Q: One of our workers wants to designate his children, rather than his wife, as beneficiaries of his 401(k) plan accounts. He is required to sign the documents in front of a live witness, but because of COVID-19, he is concerned about doing so. What can we do?
A: The Internal Revenue Service recently issued a Notice, #2020-42, addressing this concern. The Notice provides temporary relief from the “in-person” requirement for witnessing a participant signature on this kind of document. It applies to participant elections made between January 1 and December 31, 2020. Under normal circumstances, the signature of the employee must be witnessed in person by a plan representative or a notary public. But temporarily, the requirement can be met, in the case of a notary, by using live audio-video technology. If the signature is to be witnessed by a plan representative, there are additional requirements, such as requiring that the participant present a valid photo ID during the live video conference. More conditions apply, so it is important to understand the temporary rules.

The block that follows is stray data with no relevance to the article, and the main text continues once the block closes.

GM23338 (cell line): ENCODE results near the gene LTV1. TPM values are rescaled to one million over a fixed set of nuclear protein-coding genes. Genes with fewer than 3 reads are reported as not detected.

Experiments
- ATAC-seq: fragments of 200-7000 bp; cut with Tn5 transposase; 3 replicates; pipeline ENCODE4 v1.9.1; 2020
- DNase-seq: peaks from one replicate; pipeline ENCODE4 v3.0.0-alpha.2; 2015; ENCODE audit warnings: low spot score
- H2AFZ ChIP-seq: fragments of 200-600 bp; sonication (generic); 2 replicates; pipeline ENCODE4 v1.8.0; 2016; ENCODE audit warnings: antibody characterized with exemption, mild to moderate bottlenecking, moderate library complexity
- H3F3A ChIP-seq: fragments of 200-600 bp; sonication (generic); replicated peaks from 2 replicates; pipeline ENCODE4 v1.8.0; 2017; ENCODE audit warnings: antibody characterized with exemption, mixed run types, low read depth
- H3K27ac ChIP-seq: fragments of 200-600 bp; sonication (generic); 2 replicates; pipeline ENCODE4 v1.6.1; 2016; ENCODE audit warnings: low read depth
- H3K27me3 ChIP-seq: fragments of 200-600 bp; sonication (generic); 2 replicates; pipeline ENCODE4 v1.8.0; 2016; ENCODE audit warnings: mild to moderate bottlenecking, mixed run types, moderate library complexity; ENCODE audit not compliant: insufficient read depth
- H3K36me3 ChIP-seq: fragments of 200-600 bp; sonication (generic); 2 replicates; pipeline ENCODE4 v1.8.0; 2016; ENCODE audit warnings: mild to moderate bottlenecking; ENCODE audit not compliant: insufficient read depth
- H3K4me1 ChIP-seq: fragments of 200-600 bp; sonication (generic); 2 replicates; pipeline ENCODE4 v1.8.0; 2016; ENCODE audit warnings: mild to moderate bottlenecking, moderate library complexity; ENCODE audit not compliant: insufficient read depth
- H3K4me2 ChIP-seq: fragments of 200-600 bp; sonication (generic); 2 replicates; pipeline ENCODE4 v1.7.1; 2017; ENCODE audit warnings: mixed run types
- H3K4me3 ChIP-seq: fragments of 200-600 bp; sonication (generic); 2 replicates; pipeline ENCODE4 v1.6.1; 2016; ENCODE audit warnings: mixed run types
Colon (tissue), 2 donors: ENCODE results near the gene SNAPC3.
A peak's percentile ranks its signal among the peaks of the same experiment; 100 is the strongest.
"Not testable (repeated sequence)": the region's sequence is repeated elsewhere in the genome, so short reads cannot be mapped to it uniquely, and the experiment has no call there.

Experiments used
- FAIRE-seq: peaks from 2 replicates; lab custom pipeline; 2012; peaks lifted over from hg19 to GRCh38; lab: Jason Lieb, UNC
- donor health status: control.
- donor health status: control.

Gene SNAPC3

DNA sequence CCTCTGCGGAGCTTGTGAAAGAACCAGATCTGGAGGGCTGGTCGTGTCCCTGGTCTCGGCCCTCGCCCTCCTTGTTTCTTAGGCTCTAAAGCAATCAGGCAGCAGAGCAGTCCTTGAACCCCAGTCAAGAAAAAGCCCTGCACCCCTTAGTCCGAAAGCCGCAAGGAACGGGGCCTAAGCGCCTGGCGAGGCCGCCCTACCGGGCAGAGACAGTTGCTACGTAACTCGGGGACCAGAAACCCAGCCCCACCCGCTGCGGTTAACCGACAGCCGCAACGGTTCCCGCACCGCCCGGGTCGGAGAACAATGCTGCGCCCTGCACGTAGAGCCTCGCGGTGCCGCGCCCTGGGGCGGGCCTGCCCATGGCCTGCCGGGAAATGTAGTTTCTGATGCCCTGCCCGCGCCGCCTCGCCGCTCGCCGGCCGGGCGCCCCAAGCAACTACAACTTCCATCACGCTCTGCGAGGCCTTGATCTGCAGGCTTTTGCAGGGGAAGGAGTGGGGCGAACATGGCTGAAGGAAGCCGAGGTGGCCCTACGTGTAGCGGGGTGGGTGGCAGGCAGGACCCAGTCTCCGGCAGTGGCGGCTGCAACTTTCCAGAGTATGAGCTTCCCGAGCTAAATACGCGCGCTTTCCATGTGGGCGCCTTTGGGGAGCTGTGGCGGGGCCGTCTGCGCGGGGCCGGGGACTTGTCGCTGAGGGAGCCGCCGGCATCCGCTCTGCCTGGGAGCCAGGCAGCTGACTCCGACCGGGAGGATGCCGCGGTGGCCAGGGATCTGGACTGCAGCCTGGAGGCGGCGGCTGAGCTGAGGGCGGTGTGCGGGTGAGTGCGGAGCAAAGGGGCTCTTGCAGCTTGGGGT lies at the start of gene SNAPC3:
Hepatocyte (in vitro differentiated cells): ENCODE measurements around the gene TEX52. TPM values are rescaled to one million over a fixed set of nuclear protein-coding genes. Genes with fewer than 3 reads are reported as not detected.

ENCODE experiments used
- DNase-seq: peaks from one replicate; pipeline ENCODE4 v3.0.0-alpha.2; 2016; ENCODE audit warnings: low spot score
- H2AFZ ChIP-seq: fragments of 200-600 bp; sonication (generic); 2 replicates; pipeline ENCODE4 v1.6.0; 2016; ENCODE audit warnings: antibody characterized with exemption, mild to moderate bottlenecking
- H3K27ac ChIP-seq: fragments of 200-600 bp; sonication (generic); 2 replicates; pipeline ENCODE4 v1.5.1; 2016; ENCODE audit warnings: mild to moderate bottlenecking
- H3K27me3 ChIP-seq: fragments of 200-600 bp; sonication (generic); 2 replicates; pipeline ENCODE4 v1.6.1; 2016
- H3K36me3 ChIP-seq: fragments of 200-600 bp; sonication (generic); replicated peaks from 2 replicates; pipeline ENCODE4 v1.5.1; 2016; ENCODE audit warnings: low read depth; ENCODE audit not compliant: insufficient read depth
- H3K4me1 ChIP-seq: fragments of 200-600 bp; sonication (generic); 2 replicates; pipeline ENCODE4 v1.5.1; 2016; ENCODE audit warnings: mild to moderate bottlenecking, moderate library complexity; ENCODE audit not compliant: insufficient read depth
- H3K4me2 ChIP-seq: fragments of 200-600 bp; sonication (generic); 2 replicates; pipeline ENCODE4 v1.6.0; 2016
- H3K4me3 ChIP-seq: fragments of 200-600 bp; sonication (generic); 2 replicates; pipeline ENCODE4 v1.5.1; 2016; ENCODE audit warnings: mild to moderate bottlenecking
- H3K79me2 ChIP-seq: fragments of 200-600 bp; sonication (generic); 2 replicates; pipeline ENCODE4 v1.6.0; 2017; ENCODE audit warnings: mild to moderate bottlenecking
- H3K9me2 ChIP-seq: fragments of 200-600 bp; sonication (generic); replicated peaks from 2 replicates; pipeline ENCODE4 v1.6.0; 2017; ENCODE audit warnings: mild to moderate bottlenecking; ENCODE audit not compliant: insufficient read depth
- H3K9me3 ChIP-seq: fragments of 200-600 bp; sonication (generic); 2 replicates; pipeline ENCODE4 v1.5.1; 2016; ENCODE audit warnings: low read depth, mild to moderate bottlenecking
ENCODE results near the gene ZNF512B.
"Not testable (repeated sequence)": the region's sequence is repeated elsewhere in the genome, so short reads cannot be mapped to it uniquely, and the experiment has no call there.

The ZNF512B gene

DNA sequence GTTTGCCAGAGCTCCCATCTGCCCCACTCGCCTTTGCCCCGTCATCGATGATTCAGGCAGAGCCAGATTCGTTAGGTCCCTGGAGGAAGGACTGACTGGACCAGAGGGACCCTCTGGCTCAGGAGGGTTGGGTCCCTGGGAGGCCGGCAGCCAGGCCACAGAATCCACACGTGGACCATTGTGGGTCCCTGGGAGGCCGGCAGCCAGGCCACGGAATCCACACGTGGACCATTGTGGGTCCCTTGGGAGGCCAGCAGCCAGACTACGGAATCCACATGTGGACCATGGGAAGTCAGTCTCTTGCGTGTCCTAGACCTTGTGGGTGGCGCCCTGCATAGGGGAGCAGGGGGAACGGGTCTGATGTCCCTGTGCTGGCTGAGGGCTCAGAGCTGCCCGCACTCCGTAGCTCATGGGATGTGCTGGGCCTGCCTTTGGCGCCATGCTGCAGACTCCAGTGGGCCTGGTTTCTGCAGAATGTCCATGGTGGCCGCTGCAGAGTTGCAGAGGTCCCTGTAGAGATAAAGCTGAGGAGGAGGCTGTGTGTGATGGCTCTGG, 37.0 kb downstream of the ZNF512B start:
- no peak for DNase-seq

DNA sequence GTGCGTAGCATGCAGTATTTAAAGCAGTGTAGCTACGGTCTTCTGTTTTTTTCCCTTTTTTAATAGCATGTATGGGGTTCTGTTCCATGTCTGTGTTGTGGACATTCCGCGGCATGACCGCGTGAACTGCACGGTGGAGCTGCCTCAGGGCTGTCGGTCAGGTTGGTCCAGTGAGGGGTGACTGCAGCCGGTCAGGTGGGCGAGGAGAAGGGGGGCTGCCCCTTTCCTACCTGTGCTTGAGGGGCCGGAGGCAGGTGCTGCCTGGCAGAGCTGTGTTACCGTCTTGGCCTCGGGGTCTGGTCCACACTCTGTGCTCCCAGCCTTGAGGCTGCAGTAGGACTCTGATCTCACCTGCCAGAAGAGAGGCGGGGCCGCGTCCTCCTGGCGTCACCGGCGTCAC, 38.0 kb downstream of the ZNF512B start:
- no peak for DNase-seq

You may wish to discuss it with the plan’s attorney, too, because if the signing does not meet the requirements, it could be invalid. That could cause trouble for the plan and its fiduciaries, not to mention significant complications of the payout upon the participant’s death.
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For plan sponsor use only, not for use with participants or the general public. This information is not intended as authoritative guidance or tax or legal advice. You should consult with your attorney or tax advisor for guidance on your specific situation.
Kmotion, Inc., 412 Beavercreek Road, Suite 611, Oregon City, OR 97045; www.kmotion.com
©2020 Kmotion, Inc. This newsletter is a publication of Kmotion, Inc., whose role is solely that of publisher. The articles and opinions in this publication are for general information only and are not intended to provide tax or legal advice or recommendations for any particular situation or type of retirement plan. Nothing in this publication should be construed as legal or tax guidance; nor as the sole authority on any regulation, law or ruling as it applies to a specific plan or situation. Plan sponsors should consult the plan’s legal counsel or tax advisor for advice regarding plan-specific issues.